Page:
Friday, April 18, 2014

Waking up Wildlife in the Garden

One of my client's home and gardens is fortunate enough to be located in the middle of 12 acres of beatiful oak-hickory forest.  The forest floor, yesterday, was covered in the mottled leave of Yellow Trout Lily (Erythronium american in the Liliaceae family) and Cutleaf Toothwort (Cardamine concatenata in the Brassicaceae family) sticking up through the oak leaf litter.  Of the hundreds of single leafs poking up, we only saw one early flower.  In the coming few days, there will likely be thousands of blooms.

So, one of our tasks was to rebuilt an eroded retaining wall.  As it was so early in the season, we discovered the winter resting pace for some forest floor critters.  The first, gave my co-worker quite a shock when she picked up the rock.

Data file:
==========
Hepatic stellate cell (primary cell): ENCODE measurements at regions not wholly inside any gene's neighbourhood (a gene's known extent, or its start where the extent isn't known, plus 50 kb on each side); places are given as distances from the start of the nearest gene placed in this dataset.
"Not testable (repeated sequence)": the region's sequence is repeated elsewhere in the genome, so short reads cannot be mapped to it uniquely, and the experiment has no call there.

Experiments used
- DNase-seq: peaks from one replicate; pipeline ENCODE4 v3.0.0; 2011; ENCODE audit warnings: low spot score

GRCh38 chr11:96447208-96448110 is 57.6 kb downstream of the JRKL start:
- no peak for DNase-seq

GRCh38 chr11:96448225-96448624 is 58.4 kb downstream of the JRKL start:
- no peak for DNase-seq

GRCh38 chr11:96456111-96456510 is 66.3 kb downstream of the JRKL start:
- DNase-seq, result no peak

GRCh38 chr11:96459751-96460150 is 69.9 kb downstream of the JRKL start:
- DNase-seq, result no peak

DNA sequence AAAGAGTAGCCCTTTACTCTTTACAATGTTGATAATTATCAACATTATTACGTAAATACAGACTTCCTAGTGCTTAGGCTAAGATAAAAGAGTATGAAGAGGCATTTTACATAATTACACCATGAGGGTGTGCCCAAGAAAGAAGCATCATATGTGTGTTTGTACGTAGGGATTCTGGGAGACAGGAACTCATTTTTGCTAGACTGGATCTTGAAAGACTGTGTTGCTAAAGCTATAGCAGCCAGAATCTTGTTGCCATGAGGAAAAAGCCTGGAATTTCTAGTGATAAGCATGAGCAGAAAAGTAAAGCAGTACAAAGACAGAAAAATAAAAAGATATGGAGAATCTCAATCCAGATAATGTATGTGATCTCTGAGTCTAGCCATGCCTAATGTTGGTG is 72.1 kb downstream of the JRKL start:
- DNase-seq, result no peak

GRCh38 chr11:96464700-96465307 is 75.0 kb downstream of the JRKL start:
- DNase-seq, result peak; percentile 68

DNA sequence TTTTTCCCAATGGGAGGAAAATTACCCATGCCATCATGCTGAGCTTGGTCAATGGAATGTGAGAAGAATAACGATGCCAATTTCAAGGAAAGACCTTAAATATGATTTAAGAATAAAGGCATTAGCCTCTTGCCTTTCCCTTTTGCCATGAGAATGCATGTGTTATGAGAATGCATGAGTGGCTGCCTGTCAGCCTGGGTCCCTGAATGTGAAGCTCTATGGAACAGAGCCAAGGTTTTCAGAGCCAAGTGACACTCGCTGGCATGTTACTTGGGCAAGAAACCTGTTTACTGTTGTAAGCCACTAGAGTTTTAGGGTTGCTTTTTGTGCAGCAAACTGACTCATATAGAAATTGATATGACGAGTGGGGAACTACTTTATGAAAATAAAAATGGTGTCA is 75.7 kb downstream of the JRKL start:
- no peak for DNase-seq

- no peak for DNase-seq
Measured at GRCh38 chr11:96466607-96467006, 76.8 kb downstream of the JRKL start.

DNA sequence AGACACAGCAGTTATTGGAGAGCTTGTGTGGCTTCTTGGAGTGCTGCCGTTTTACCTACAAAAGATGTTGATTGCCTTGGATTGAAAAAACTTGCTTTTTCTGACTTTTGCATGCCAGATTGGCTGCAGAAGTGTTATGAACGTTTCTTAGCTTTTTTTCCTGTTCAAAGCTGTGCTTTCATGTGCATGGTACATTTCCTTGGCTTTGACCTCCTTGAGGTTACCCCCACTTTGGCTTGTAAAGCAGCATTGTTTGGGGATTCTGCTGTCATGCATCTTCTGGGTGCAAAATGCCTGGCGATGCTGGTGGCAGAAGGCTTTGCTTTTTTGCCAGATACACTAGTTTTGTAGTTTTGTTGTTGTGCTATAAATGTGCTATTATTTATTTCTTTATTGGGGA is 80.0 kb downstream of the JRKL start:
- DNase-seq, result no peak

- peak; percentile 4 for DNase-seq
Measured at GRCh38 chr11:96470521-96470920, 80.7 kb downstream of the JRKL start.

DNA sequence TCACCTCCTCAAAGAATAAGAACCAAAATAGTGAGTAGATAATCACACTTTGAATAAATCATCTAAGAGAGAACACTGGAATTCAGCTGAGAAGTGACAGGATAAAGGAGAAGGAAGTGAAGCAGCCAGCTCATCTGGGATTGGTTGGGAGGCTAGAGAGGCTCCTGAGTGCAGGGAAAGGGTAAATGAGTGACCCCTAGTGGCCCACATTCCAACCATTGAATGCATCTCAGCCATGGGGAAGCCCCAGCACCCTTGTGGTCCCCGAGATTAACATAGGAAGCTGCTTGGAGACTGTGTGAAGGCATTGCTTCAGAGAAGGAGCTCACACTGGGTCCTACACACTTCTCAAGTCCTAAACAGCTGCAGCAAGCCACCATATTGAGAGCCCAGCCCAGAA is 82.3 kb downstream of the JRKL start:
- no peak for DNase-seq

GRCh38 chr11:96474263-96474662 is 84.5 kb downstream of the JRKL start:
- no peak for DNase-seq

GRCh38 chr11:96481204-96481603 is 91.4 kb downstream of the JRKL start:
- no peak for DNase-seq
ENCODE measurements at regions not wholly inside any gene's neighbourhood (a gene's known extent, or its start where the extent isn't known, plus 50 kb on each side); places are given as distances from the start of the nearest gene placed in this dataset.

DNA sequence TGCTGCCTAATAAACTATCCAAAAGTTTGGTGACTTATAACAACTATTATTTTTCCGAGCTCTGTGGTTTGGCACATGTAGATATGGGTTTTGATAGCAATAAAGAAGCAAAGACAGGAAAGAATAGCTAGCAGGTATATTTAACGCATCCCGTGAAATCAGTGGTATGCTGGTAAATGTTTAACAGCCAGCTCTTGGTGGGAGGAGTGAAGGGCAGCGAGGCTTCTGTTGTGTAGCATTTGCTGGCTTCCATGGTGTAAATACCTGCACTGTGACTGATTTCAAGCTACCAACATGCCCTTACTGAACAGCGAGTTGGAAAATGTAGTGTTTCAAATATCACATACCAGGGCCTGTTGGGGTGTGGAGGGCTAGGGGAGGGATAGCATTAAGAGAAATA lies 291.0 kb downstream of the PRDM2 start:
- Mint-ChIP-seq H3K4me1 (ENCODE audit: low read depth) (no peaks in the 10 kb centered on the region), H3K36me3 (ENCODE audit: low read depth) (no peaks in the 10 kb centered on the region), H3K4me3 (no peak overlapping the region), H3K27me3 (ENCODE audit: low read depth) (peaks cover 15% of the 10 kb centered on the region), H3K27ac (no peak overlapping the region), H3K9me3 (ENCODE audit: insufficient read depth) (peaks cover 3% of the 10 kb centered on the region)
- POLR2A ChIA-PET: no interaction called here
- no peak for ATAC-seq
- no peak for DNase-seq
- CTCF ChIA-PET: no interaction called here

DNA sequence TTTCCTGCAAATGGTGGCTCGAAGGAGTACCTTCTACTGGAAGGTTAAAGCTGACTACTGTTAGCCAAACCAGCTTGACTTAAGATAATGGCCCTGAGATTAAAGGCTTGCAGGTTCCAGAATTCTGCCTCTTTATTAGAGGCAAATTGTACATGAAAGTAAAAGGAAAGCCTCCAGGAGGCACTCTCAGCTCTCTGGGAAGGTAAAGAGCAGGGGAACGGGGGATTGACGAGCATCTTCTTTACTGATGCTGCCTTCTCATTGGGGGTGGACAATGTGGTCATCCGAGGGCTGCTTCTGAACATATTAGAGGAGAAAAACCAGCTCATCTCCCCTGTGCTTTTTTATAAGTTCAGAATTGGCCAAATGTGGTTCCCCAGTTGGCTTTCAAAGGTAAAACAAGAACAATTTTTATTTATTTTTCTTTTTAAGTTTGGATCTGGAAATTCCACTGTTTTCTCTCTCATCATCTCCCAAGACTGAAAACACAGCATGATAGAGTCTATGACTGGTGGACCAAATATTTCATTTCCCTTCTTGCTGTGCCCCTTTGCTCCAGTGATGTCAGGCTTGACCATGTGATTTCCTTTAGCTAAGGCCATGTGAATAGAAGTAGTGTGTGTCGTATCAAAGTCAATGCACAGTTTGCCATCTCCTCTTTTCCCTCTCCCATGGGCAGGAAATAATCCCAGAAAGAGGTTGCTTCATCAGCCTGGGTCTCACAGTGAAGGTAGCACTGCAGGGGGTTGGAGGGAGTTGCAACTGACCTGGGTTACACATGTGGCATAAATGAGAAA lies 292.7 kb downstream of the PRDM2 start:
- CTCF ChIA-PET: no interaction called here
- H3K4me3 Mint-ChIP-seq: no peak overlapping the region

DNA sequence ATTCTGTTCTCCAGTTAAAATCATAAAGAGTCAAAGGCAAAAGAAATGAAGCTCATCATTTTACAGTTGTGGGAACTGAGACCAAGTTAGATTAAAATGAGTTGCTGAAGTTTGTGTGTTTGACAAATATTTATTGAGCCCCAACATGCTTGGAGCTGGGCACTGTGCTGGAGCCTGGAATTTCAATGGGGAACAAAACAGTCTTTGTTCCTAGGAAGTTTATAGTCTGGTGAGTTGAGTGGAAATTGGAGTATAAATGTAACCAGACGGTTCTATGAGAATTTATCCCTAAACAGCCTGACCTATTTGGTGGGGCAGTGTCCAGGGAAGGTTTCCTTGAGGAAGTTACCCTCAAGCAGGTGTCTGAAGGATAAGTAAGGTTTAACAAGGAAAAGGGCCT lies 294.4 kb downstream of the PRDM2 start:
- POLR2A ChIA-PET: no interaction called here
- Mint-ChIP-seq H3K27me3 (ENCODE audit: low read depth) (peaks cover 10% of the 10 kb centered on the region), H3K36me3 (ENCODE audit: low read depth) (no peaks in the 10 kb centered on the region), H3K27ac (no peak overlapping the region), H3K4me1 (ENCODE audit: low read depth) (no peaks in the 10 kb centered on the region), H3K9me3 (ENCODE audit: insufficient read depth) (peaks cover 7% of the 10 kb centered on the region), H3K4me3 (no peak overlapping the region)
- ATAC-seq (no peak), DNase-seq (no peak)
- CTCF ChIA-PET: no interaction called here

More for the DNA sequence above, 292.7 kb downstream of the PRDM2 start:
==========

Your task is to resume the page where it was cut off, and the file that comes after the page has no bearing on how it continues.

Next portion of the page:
A beautiful Eastern Milk Snake (Lampropeltis triangulum triangulum) rested here underneath this rock probably the entire winter, until we woke it up.  Eastern Milk Snakes normally behave nervous and are quick to flee.  But as the temperature was maybe 40 degrees, it was "slow".

Underneath another rock, we discovered some Eastern Red-backed Salamanders (Plethodon cinereus).

Neither the snake nor the salamanders were as pleased to have been discovered, as we surely were pleased to discover them.  Seeing such wildlife in a garden was a wonderful experience.

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